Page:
Racially integrated educational institutions should be segregated.

Coloureds should be accommodated in a homeland in the North-West-ern Cape called the Mier district.

Asians should, if possible, be repatriated to their countries of origin (in the eighties this policy was changed to allow Indians self-governing rights within limited areas).

Afrikaans should be recognized as the only official language (in 1986 this policy was adapted to include English).

Black trade unions would be prohibited.

There would be support for a free-market economy, although aspects of national capitalism are suggested to protect the rights of white workers. These workers would also be entitled to a greater portion of the country's wealth derived from gold.

Harsh action would be taken against neighbouring countries that are enemies of South Africa.

The Herstigte Nasionale Party analyzes world and local politics in terms of the "conspiracy theory". In this context it refers to the "money power" (widely defined, this would refer to the Illuminati) as the root of all social problems. The HNP is given no support by large companies, thus these companies are also seen as part and parcel of this "money power". The weekly party mouth-piece, Die Afrikaner, has a limited circulation and cannot really compete with the dailies. Die Afrikaner has been banned on many occasions.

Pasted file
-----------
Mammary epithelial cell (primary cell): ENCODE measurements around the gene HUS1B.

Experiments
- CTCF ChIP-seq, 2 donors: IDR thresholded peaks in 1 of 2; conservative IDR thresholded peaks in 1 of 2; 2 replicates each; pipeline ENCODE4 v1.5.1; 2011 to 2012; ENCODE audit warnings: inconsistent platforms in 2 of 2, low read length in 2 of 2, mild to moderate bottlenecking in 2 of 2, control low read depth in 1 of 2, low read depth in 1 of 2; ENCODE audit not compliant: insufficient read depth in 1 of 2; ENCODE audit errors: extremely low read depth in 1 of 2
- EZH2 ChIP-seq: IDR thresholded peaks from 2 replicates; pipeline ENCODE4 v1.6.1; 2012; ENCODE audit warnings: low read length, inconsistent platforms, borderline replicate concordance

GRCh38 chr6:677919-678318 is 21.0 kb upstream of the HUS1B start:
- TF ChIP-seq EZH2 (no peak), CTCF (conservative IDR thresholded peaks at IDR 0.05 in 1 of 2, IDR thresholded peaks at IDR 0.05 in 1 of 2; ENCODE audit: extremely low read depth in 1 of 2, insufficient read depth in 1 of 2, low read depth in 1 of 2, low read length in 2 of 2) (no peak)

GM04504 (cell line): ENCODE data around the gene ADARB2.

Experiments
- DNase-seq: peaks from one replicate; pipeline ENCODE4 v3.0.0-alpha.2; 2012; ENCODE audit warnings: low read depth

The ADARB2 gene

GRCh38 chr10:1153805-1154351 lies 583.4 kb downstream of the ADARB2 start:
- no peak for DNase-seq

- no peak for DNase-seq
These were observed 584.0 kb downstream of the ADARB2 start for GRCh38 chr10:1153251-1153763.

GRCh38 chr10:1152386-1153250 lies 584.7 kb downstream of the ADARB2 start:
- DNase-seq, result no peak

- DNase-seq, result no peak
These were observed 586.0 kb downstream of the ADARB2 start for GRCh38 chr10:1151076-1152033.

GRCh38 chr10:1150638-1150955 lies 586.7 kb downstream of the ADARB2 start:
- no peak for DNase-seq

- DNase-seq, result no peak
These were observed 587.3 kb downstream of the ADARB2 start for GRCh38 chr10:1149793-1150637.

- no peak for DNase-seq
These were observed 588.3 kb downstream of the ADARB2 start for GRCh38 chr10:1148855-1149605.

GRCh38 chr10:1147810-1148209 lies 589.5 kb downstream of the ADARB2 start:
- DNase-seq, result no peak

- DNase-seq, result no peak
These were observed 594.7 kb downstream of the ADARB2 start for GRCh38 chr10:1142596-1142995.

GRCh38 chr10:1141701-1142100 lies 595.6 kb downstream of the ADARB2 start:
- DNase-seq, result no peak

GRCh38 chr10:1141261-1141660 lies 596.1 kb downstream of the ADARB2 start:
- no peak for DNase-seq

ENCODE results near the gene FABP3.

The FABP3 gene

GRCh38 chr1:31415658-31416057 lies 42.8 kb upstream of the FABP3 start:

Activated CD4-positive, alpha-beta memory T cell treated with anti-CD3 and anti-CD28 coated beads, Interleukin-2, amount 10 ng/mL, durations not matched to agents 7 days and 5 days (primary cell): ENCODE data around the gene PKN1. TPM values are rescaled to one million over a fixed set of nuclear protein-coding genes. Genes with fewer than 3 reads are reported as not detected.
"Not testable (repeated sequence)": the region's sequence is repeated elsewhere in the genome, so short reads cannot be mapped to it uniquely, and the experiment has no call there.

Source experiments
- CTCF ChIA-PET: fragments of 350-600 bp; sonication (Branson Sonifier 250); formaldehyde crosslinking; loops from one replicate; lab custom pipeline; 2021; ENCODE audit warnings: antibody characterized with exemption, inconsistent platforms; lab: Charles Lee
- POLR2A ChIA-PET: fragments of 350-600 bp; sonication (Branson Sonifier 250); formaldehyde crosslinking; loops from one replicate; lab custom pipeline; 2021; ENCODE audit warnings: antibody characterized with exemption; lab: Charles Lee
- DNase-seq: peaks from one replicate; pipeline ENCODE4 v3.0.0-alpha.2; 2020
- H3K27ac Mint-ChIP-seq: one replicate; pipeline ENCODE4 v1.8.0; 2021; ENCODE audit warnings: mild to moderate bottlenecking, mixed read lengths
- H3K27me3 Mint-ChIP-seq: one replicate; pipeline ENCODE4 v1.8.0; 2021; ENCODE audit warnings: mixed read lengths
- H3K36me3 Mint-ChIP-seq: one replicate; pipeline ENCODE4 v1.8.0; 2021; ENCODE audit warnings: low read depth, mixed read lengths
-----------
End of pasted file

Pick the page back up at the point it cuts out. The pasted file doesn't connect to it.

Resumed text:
Shortly after its formation the party participated in the election of April 1970. It managed to retain its deposit in only one of the 77 constituencies where the party had candidates, ie it obtained no more than 20 per cent of the winning party's votes. In the 1974 and 1977 elections, sup-port for the party was still limited, but in the 1981 election the HNP obtained 14,1 per cent of the total number of votes cast and came close to victory in many constituencies. This increase in right-wing sentiment was explained as a reaction to P W Botha's pro-reform approach. In 1985 the HNP won a seat for the first time when Louis Stofberg, one of the founder MPs, won the Sasolburg constituency. It must be added that this victory was made possible only because its right-wing counter-part, the CP, did not put up a candidate.